30-year mortgages

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The average rate on America's most popular home loan — the 30-year fixed-rate mortgage — has dropped to 2.97%, from 3.04% last week, mortgage giant Freddie Mac reported on Thursday.

Rates are the lowest since late February.

"The drop in mortgage rates is good news for homeowners who are still looking to take advantage of the very low rate environment," Sam Khater, Freddie Mac’s chief economist, says in the report.

Last year at this time, 30-year rates were averaging 3.33%. This could be one of the final opportunities to turn historically low mortgage rates into big savings before borrowing costs start rising again, which is what analysts are expecting.

Freddie Mac forecasts the average 30-year fixed-rate mortgage rate for all of 2021 will be 3.2%, and that it will rise to 3.7% in 2022.

15-year mortgages

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The 15-year fixed-rate mortgage, a popular option for borrowers who are refinancing or who can afford higher monthly payments, is averaging 2.29%. That's down from 2.35% last week and 2.86% one year ago, according to Freddie Mac’s 50-year-old survey.

Before the pandemic, 15-year mortgages had never fallen below an average 2.72%. And that was more than four years ago.

Rates have slipped from recent surges that reflected investors' feelings that the economy was strengthening. Now, "rising COVID-19 cases may have tempered some investor optimism," says Zillow economist Matthew Speakman.

Treasury bond rates, which influence what consumers pay for mortgages, were rising sharply last month as markets felt bullish on the economy. But those bond yields have done an "about-face" since mid-March, Realtor.com’s chief economist Danielle Hale says.

5/1 adjustable rate mortgages

The 5/1 adjustable rate mortgage, which is tied more to the prime rate than to Treasury yields, has increased to an average 2.83%. Last week, it averaged 2.80%.

It’s still well below where it was a year ago, when it was averaging 3.28%.

The rates on adjustable mortgages — or ARMs — fluctuate after a period of time determined at the start of a loan. A 5/1 adjustable rate mortgage, for example, will have a set rate for five years and then can change every (one) year.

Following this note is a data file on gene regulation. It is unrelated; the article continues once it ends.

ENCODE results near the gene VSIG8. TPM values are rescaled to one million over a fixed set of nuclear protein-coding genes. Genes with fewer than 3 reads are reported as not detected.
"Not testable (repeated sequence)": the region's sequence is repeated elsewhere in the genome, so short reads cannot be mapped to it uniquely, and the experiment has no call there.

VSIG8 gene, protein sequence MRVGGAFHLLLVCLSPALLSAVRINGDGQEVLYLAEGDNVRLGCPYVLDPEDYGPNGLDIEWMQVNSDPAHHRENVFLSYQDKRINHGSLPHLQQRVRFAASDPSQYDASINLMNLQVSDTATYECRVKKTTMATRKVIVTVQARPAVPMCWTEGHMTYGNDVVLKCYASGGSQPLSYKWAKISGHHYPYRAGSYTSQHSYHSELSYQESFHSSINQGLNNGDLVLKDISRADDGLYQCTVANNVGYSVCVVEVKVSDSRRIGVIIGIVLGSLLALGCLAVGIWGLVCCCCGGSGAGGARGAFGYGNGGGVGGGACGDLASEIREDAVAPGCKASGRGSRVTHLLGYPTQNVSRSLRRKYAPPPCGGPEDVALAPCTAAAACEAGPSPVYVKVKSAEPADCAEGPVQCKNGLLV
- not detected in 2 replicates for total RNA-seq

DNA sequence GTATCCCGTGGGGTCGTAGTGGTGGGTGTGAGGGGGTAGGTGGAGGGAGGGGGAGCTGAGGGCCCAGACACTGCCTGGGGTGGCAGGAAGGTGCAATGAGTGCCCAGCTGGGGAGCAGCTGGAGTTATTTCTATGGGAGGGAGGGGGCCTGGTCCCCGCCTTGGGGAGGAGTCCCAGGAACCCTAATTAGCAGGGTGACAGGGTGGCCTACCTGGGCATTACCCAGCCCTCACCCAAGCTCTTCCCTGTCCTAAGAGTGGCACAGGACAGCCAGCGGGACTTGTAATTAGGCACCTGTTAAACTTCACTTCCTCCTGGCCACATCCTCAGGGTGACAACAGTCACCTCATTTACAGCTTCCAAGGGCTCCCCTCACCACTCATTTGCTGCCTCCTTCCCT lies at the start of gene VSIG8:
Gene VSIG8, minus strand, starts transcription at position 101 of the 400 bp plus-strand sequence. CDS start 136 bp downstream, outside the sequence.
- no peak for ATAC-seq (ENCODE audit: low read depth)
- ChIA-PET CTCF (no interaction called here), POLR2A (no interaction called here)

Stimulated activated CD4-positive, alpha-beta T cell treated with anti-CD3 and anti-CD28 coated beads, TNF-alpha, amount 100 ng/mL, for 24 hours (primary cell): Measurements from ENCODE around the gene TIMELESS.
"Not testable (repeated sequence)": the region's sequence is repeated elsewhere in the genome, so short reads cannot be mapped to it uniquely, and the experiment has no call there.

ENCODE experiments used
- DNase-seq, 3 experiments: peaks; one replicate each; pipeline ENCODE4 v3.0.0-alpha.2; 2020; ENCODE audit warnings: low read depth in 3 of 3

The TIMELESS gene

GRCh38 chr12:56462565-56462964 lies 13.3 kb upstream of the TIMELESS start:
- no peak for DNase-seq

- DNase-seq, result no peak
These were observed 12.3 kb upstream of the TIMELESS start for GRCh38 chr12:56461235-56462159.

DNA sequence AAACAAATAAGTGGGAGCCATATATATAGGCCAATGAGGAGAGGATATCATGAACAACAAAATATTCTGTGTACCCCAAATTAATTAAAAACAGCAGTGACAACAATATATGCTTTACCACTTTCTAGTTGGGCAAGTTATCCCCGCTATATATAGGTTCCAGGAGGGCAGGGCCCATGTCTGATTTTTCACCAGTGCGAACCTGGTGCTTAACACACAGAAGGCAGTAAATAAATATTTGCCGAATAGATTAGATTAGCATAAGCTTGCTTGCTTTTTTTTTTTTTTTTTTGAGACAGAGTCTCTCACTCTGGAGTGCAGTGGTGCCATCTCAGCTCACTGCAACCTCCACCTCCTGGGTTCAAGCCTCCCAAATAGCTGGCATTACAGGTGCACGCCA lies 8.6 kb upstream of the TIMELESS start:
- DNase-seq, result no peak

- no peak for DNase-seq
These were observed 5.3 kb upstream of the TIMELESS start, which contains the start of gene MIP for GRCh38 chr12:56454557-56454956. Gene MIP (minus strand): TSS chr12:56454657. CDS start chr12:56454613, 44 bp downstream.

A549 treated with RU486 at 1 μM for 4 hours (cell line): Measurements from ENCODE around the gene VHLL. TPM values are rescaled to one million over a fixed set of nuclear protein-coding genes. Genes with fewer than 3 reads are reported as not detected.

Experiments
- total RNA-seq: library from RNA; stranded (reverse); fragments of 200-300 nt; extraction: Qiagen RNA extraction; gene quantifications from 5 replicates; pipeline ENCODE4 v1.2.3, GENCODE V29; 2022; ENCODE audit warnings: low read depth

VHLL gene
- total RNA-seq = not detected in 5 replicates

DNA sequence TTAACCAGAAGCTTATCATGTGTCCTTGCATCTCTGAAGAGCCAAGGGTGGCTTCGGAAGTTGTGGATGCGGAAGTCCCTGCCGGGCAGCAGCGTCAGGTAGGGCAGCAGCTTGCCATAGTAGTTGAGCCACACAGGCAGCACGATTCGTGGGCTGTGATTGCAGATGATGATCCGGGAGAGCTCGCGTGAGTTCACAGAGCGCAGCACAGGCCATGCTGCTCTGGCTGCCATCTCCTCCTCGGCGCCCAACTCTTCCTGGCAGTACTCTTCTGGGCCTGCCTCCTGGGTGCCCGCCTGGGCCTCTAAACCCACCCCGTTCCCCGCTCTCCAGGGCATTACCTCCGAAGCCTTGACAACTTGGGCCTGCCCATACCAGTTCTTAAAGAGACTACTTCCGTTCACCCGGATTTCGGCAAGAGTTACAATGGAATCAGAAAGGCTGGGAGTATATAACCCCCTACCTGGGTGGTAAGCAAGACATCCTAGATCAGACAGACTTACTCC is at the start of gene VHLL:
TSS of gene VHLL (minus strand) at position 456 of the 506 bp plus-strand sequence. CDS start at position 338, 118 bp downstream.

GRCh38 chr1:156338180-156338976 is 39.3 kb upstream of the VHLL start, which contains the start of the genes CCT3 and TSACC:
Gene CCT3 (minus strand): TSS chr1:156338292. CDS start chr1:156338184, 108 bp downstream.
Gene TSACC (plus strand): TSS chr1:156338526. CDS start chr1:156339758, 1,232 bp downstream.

What the drop in mortgage rates means for you

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The dip in mortgage rates has come at a good time for would-be homebuyers. The supply of homes for sale, which has been ridiculously tight, is loosening thanks to a big increase in new listings, Hale says.

Homeowners who may have felt leery about allowing strangers into their houses during the pandemic can now take some solace in knowing that millions of Americans are being vaccinated.

Meanwhile, lower-income homeowners, a group that's generally less likely to consider a refinance, now have another chance to do that, says Freddie Mac's Khater.

"Low and declining mortgage rates provide these homeowners the opportunity to reduce their monthly payment and improve their financial position," he says.

How you can find the best mortgage rates

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If you've been procrastinating about refinancing, the return of rates below 3% could be offering you your last, best chance to trade in your loan and save thousands over the coming years.

Research released this week by mortgage technology and data provider Black Knight shows that over 13 million homeowners could benefit from a refi and save an average $283 a month.

The company says the best refi candidates hold 30-year mortgages, have at least 20% equity in their homes, and are current on their payments. They also should also have a credit score of at least 720 and be able to shave at least three-quarters of a point (0.75) off their mortgage rate by refinancing.

To be sure, the lowest rates go to borrowers with the best credit scores. If you haven’t checked in a while, it’s easy to peek at your credit score for free.

Comparison shopping works wonders for finding the best mortgage rate. Studies have found that borrowers who seek out loan offers from at least five different lenders can save thousands over time.

And don’t miss out on other ways to save. When your homeowners insurance policy comes up for renewal, gather quotes from multiple insurers to make sure you've got the best price on your coverage.

About the Author

Nancy Sarnoff

Nancy Sarnoff

Senior Reporter/Editor

Nancy Sarnoff is a senior reporter and editor at MoneyWise. Previously, she covered commercial and residential real estate for the Houston Chronicle where she also hosted Looped In, a podcast about the region’s growth, development and economy. Her work has been recognized by the National Association of Real Estate Editors and the Society of American Business Editors and Writers.

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